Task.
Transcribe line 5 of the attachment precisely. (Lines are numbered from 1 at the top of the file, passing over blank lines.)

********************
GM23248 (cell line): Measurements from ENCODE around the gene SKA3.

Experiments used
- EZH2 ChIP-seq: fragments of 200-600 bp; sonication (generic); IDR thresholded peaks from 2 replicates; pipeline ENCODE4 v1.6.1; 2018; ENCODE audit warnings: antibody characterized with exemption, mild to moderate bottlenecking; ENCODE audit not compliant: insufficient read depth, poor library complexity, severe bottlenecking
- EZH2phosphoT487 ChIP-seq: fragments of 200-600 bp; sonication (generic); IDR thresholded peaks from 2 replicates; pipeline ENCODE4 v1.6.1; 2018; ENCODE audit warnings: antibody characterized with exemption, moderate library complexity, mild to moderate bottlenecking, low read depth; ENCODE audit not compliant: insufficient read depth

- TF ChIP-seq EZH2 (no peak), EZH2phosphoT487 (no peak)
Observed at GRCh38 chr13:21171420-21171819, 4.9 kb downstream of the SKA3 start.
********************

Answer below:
- TF ChIP-seq EZH2 (no peak), EZH2phosphoT487 (no peak)